Which means for our asset as example:
  • Compared with the benchmark AGG (0.04) in the period of the last 5 years, the ratio of annual return and downside deviation of 1.17 of Bond ETF Rotation Strategy is greater, thus better.
  • Compared with AGG (-0.21) in the period of the last 3 years, the excess return divided by the downside deviation of 1.68 is larger, thus better.

Ulcer:

'The Ulcer Index is a technical indicator that measures downside risk, in terms of both the depth and duration of price declines. The index increases in value as the price moves farther away from a recent high and falls as the price rises to new highs. The indicator is usually calculated over a 14-day period, with the Ulcer Index showing the percentage drawdown a trader can expect from the high over that period. The greater the value of the Ulcer Index, the longer it takes for a stock to get back to the former high.'

Using this definition on our asset we see for example:
  • Compared with the benchmark AGG (1.63 ) in the period of the last 5 years, the Ulcer Index of 1.63 of Bond ETF Rotation Strategy is greater, thus better.
  • Compared with AGG (1.9 ) in the period of the last 3 years, the Ulcer Ratio of 0.85 is lower, thus worse.

MaxDD:

'Maximum drawdown is defined as the peak-to-trough decline of an investment during a specific period. It is usually quoted as a percentage of the peak value. The maximum drawdown can be calculated based on absolute returns, in order to identify strategies that suffer less during market downturns, such as low-volatility strategies. However, the maximum drawdown can also be calculated based on returns relative to a benchmark index, for identifying strategies that show steady outperformance over time.'

Applying this definition to our asset in some examples:
  • Looking at the maximum drop from peak to valley of -5.2 days in the last 5 years of Bond ETF Rotation Strategy, we see it is relatively smaller, thus worse in comparison to the benchmark AGG (-4.5 days)
  • Looking at maximum reduction from previous high in of -3.6 days in the period of the last 3 years, we see it is relatively higher, thus better in comparison to AGG (-4.5 days).

MaxDuration:

'The Maximum Drawdown Duration is an extension of the Maximum Drawdown. However, this metric does not explain the drawdown in dollars or percentages, rather in days, weeks, or months. It is the length of time the account was in the Max Drawdown. A Max Drawdown measures a retrenchment from when an equity curve reaches a new high. It’s the maximum an account lost during that retrenchment. This method is applied because a valley can’t be measured until a new high occurs. Once the new high is reached, the percentage change from the old high to the bottom of the largest trough is recorded.'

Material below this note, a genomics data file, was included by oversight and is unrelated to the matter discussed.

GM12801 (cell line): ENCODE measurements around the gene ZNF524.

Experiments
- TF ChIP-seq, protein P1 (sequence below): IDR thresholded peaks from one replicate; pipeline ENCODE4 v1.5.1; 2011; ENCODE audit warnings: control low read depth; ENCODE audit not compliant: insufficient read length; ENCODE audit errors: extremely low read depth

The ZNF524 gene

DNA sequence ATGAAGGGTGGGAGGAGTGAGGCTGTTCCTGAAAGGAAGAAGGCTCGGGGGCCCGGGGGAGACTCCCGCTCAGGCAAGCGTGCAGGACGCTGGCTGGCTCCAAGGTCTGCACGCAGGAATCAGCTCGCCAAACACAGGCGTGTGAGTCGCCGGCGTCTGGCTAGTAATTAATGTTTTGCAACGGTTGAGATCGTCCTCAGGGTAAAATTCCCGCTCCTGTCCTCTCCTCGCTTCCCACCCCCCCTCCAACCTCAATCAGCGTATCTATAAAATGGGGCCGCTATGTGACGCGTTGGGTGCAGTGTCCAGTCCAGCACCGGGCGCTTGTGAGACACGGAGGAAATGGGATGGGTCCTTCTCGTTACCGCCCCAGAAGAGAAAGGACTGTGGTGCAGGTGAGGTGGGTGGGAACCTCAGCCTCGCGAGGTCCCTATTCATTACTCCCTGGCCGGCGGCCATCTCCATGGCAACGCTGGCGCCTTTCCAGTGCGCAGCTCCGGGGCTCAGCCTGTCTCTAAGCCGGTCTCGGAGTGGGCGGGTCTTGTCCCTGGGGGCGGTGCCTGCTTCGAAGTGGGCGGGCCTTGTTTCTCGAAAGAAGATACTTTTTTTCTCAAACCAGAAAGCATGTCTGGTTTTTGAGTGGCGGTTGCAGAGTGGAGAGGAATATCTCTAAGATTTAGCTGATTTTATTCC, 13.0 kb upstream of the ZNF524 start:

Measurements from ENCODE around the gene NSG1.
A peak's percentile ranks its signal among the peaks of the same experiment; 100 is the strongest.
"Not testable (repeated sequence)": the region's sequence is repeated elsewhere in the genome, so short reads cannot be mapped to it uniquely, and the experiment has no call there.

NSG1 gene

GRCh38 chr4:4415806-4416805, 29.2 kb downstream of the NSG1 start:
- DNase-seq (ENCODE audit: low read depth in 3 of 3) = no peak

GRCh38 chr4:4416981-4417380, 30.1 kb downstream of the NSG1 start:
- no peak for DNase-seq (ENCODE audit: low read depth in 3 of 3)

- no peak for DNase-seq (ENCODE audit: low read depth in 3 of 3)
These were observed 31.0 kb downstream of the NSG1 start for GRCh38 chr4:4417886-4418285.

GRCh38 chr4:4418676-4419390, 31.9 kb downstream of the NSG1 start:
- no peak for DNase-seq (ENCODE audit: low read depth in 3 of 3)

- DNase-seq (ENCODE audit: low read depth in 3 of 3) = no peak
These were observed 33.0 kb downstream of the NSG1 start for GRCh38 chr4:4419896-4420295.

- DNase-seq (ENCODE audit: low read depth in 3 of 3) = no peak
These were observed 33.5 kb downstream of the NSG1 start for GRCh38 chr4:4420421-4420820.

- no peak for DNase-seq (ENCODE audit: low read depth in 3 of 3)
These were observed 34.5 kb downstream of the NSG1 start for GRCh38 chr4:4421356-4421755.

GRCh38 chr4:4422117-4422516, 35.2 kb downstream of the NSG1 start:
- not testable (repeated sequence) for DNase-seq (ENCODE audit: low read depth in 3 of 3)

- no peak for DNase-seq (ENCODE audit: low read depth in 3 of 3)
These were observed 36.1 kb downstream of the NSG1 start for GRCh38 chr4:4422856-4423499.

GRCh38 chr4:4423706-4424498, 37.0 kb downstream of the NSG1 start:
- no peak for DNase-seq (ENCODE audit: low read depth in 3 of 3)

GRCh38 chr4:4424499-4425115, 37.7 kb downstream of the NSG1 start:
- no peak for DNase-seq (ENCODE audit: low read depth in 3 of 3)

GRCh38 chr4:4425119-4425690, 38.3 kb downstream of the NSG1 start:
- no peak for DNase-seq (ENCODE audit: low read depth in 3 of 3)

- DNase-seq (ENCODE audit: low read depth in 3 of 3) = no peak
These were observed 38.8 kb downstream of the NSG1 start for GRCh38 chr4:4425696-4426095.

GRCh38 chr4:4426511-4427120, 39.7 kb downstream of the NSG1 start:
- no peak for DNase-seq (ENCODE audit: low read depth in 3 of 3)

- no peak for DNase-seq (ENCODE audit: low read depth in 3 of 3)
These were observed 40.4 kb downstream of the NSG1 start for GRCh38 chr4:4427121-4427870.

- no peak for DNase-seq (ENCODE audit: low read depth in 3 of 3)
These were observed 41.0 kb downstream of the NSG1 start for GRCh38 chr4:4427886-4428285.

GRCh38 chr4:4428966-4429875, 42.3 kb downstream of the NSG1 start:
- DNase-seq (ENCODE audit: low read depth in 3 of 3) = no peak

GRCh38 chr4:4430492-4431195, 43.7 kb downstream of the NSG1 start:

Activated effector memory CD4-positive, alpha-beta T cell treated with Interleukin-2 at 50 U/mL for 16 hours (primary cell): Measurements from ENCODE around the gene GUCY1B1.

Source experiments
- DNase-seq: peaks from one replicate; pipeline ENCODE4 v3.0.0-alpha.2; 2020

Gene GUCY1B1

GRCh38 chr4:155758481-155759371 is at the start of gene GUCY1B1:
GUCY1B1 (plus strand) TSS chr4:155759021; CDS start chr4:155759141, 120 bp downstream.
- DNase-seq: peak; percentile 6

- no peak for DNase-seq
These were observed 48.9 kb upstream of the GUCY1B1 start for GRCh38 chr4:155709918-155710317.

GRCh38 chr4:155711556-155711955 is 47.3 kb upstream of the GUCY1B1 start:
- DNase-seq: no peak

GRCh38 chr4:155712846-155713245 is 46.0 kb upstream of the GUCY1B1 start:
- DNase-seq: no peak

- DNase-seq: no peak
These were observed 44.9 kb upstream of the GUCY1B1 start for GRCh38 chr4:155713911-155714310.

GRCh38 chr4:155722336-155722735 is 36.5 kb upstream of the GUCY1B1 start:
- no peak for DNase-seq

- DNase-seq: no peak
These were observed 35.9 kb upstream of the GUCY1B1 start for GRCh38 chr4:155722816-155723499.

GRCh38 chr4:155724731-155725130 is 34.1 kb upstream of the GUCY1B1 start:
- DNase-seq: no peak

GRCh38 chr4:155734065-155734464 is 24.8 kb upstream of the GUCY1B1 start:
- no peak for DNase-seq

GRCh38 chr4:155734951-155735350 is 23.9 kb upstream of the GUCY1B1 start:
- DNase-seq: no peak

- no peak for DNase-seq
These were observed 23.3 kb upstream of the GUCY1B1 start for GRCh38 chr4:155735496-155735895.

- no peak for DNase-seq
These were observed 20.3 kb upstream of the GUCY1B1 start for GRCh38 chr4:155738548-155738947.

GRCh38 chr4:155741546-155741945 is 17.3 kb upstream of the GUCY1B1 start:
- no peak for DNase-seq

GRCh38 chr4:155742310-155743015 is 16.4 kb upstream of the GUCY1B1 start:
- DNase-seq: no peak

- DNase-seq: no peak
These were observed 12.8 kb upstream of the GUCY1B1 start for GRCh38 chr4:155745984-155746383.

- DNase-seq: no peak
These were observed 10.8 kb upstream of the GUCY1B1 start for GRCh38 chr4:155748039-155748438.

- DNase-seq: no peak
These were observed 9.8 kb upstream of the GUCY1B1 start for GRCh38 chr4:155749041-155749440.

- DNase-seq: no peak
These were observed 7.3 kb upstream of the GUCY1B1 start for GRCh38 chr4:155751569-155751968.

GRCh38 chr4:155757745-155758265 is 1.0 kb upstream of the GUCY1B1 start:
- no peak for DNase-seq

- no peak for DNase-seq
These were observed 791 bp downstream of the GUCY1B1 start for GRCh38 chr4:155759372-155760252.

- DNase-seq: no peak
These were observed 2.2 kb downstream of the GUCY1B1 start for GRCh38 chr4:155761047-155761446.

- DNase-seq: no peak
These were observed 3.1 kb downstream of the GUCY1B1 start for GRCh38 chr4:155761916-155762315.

Applying this definition to our asset in some examples:
  • The maximum days under water over 5 years of Bond ETF Rotation Strategy is 290 days, which is lower, thus better compared to the benchmark AGG (331 days) in the same period.
  • Looking at maximum time in days below previous high water mark in of 71 days in the period of the last 3 years, we see it is relatively lower, thus better in comparison to AGG (331 days).

AveDuration:

'The Average Drawdown Duration is an extension of the Maximum Drawdown. However, this metric does not explain the drawdown in dollars or percentages, rather in days, weeks, or months. The Avg Drawdown Duration is the average amount of time an investment has seen between peaks (equity highs), or in other terms the average of time under water of all drawdowns. So in contrast to the Maximum duration it does not measure only one drawdown event but calculates the average of all.'

Which means for our asset as example:
  • Compared with the benchmark AGG (113 days) in the period of the last 5 years, the average days below previous high of 51 days of Bond ETF Rotation Strategy is lower, thus better.
  • Looking at average days below previous high in of 14 days in the period of the last 3 years, we see it is relatively lower, thus better in comparison to AGG (136 days).

Performance of Bond ETF Rotation Strategy (YTD)

Historical returns have been extended using synthetic data.

Allocations of Bond ETF Rotation Strategy
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Allocations

Returns of Bond ETF Rotation Strategy (%)

  • "Year" returns in the table above are not equal to the sum of monthly returns due to compounding.
  • Performance results of Bond ETF Rotation Strategy are hypothetical, do not account for slippage, fees or taxes, and are based on backtesting, which has many inherent limitations, some of which are described in our Terms of Use.